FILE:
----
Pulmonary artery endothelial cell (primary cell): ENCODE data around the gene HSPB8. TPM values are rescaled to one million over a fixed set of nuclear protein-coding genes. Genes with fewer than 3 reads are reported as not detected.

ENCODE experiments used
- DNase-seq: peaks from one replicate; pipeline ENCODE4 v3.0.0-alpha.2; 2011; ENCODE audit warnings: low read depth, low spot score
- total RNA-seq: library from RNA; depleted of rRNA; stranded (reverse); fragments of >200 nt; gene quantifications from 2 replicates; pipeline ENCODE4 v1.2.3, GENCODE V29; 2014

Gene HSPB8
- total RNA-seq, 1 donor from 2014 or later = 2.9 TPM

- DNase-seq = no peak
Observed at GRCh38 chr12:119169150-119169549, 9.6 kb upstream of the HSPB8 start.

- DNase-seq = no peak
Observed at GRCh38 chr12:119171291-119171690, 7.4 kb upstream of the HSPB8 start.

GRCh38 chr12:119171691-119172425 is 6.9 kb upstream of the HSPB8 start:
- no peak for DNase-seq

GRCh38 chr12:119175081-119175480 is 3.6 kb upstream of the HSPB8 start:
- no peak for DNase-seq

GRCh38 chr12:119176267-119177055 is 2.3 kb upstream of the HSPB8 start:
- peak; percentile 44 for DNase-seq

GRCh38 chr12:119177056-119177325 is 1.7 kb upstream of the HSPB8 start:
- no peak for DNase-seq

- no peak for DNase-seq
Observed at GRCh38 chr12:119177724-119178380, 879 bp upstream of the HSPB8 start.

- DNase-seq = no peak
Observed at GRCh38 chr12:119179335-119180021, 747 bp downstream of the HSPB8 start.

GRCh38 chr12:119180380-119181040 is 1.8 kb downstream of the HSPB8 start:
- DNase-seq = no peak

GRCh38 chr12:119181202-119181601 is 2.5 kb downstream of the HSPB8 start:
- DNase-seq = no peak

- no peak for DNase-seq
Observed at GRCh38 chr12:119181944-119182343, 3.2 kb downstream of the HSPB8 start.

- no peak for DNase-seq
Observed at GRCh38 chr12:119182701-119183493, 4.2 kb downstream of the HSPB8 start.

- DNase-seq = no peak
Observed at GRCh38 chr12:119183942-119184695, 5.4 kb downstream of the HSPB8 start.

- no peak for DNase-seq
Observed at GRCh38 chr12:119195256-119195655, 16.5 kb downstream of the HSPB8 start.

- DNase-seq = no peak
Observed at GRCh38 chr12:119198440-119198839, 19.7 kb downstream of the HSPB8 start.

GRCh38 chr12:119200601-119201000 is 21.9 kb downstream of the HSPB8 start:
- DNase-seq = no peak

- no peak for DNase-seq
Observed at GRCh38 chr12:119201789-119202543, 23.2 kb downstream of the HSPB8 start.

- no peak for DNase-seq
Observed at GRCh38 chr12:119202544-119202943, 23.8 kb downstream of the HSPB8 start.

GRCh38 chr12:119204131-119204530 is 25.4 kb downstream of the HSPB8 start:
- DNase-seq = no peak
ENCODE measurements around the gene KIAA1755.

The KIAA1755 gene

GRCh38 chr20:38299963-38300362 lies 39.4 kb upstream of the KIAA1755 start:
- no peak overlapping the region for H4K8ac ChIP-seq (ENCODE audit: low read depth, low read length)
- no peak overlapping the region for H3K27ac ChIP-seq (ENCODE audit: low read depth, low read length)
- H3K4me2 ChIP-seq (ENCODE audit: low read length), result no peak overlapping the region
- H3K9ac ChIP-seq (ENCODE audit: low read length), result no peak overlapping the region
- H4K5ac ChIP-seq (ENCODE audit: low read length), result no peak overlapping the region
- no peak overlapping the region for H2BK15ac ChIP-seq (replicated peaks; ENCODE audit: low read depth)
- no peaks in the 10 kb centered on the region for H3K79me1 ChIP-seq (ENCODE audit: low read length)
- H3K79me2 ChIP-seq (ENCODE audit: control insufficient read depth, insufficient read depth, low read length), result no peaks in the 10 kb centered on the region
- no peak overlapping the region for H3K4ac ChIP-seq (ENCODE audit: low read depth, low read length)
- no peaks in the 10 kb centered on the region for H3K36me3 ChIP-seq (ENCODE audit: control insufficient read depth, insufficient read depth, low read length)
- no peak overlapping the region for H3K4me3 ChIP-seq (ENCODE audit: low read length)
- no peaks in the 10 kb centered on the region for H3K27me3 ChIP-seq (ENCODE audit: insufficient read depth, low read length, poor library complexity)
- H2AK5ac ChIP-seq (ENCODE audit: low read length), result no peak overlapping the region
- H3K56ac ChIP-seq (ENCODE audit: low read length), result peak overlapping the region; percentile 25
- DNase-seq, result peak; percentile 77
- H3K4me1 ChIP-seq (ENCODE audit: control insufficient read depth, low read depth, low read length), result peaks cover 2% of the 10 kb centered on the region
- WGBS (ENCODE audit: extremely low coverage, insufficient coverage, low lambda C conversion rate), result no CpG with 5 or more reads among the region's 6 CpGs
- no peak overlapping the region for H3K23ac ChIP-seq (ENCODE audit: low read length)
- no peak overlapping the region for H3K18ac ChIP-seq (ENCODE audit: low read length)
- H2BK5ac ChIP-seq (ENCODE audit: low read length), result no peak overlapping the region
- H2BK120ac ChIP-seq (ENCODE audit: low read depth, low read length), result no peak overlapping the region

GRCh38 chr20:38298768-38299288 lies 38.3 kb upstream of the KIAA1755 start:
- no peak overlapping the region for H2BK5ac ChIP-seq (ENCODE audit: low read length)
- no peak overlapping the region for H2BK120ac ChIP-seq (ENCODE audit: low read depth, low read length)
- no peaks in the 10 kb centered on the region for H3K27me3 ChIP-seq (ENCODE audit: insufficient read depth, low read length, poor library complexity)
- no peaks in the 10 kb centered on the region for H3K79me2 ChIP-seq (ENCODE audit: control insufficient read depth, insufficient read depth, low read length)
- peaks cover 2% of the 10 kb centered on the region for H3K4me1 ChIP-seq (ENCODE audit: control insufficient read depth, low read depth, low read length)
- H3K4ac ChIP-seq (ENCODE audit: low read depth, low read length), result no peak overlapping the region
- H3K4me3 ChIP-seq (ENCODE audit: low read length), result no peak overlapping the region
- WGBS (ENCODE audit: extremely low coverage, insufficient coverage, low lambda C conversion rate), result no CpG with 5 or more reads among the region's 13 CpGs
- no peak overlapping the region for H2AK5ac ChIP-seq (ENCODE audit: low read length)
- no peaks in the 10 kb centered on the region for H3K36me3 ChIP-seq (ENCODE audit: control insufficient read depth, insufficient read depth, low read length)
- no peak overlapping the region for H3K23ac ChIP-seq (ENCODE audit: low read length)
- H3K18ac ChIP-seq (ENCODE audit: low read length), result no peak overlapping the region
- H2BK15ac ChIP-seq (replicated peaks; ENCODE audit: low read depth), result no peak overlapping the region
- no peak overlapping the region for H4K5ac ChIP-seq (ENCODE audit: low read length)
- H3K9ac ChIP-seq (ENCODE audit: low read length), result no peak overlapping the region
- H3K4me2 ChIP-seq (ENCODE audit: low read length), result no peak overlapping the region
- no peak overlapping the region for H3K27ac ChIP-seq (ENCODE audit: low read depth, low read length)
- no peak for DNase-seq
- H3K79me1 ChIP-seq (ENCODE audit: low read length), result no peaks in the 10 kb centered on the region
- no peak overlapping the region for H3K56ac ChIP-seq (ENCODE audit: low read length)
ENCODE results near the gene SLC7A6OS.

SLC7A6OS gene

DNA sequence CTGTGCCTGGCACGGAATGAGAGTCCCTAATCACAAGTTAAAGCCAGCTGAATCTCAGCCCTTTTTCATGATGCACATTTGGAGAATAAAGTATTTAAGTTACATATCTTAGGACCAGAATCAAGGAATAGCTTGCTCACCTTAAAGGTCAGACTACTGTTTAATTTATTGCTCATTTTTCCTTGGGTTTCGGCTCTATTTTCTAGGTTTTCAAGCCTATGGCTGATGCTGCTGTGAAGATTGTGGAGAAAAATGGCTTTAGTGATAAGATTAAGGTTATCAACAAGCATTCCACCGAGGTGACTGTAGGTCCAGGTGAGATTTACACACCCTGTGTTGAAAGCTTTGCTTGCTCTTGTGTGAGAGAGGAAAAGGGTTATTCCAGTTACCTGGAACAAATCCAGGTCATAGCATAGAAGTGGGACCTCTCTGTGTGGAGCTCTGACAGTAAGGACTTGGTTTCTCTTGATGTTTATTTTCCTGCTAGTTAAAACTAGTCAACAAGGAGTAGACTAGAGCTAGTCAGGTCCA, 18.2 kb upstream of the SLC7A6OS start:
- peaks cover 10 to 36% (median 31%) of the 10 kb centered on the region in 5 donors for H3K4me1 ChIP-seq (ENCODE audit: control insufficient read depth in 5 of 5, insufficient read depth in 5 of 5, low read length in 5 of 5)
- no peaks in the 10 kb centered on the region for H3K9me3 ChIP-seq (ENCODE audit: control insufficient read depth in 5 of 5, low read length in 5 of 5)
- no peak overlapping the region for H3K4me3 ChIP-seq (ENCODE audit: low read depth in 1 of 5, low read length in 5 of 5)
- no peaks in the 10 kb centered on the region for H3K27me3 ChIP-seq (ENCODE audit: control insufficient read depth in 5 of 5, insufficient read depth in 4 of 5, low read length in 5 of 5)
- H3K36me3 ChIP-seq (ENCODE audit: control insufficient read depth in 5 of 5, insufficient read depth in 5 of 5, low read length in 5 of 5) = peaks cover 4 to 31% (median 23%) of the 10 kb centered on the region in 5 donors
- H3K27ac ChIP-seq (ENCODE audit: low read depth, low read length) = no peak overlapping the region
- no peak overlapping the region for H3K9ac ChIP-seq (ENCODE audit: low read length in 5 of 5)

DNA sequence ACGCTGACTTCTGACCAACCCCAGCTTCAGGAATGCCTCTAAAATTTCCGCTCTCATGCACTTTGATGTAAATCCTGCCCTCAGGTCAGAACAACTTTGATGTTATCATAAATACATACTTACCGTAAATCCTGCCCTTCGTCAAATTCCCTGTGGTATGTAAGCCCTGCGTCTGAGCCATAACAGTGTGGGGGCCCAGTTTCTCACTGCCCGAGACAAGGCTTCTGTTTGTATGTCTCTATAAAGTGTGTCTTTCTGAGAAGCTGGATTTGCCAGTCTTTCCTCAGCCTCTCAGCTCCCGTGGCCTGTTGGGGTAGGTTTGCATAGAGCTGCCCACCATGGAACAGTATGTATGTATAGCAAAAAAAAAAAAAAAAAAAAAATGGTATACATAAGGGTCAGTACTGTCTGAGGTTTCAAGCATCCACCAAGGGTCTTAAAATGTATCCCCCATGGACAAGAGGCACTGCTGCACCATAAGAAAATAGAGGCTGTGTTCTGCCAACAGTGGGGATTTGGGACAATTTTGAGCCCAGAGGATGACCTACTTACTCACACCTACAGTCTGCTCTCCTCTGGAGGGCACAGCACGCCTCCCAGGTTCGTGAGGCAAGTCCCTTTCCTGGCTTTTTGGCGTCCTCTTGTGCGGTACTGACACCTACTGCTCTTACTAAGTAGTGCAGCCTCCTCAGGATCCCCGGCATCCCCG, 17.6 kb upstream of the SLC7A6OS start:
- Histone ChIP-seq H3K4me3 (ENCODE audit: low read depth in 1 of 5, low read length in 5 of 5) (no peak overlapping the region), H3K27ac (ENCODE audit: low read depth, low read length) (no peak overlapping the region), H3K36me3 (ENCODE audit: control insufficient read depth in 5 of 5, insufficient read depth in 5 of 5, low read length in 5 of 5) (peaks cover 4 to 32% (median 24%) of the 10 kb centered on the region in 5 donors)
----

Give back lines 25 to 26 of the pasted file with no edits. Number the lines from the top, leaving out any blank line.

GRCh38 chr12:119181202-119181601 is 2.5 kb downstream of the HSPB8 start:
- DNase-seq = no peak